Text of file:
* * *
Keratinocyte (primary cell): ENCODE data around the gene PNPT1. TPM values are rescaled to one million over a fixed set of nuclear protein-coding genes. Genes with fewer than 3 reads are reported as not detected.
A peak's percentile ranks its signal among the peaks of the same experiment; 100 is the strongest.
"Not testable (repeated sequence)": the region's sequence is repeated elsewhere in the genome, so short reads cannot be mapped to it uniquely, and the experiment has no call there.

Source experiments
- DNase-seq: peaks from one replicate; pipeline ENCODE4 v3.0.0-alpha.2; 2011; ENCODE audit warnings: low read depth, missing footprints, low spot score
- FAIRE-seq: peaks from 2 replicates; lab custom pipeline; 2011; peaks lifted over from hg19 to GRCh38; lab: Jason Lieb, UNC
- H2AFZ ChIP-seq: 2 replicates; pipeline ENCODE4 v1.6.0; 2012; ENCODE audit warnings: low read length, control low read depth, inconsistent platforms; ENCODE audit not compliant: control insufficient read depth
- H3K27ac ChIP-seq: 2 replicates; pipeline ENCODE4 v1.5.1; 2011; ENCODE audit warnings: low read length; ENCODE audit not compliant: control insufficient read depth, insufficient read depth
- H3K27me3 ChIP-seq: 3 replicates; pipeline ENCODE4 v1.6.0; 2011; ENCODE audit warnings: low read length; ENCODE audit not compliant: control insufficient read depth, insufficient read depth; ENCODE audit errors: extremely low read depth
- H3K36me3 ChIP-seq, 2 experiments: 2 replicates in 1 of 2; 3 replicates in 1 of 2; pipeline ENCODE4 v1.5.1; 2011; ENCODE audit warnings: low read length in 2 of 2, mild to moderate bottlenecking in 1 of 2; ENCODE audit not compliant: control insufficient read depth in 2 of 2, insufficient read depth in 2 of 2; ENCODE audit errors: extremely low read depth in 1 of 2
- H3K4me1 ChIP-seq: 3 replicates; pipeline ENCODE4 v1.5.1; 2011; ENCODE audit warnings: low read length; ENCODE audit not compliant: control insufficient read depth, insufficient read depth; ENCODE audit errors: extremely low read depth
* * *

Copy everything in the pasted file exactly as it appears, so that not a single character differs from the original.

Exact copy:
Keratinocyte (primary cell): ENCODE data around the gene PNPT1. TPM values are rescaled to one million over a fixed set of nuclear protein-coding genes. Genes with fewer than 3 reads are reported as not detected.
A peak's percentile ranks its signal among the peaks of the same experiment; 100 is the strongest.
"Not testable (repeated sequence)": the region's sequence is repeated elsewhere in the genome, so short reads cannot be mapped to it uniquely, and the experiment has no call there.

Source experiments
- DNase-seq: peaks from one replicate; pipeline ENCODE4 v3.0.0-alpha.2; 2011; ENCODE audit warnings: low read depth, missing footprints, low spot score
- FAIRE-seq: peaks from 2 replicates; lab custom pipeline; 2011; peaks lifted over from hg19 to GRCh38; lab: Jason Lieb, UNC
- H2AFZ ChIP-seq: 2 replicates; pipeline ENCODE4 v1.6.0; 2012; ENCODE audit warnings: low read length, control low read depth, inconsistent platforms; ENCODE audit not compliant: control insufficient read depth
- H3K27ac ChIP-seq: 2 replicates; pipeline ENCODE4 v1.5.1; 2011; ENCODE audit warnings: low read length; ENCODE audit not compliant: control insufficient read depth, insufficient read depth
- H3K27me3 ChIP-seq: 3 replicates; pipeline ENCODE4 v1.6.0; 2011; ENCODE audit warnings: low read length; ENCODE audit not compliant: control insufficient read depth, insufficient read depth; ENCODE audit errors: extremely low read depth
- H3K36me3 ChIP-seq, 2 experiments: 2 replicates in 1 of 2; 3 replicates in 1 of 2; pipeline ENCODE4 v1.5.1; 2011; ENCODE audit warnings: low read length in 2 of 2, mild to moderate bottlenecking in 1 of 2; ENCODE audit not compliant: control insufficient read depth in 2 of 2, insufficient read depth in 2 of 2; ENCODE audit errors: extremely low read depth in 1 of 2
- H3K4me1 ChIP-seq: 3 replicates; pipeline ENCODE4 v1.5.1; 2011; ENCODE audit warnings: low read length; ENCODE audit not compliant: control insufficient read depth, insufficient read depth; ENCODE audit errors: extremely low read depth